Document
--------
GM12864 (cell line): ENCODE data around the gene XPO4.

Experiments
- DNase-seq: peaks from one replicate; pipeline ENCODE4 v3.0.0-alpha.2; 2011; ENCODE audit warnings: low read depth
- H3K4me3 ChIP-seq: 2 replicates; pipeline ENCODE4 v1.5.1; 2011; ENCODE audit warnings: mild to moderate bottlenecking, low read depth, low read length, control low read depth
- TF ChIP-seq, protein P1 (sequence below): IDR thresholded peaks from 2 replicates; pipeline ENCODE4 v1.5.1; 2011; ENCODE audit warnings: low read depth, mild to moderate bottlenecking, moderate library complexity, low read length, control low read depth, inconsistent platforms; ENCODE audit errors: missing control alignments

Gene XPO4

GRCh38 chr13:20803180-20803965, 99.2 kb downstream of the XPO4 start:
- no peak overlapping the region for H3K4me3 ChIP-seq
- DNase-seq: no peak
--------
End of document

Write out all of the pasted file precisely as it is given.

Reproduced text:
GM12864 (cell line): ENCODE data around the gene XPO4.

Experiments
- DNase-seq: peaks from one replicate; pipeline ENCODE4 v3.0.0-alpha.2; 2011; ENCODE audit warnings: low read depth
- H3K4me3 ChIP-seq: 2 replicates; pipeline ENCODE4 v1.5.1; 2011; ENCODE audit warnings: mild to moderate bottlenecking, low read depth, low read length, control low read depth
- TF ChIP-seq, protein P1 (sequence below): IDR thresholded peaks from 2 replicates; pipeline ENCODE4 v1.5.1; 2011; ENCODE audit warnings: low read depth, mild to moderate bottlenecking, moderate library complexity, low read length, control low read depth, inconsistent platforms; ENCODE audit errors: missing control alignments

Gene XPO4

GRCh38 chr13:20803180-20803965, 99.2 kb downstream of the XPO4 start:
- no peak overlapping the region for H3K4me3 ChIP-seq
- DNase-seq: no peak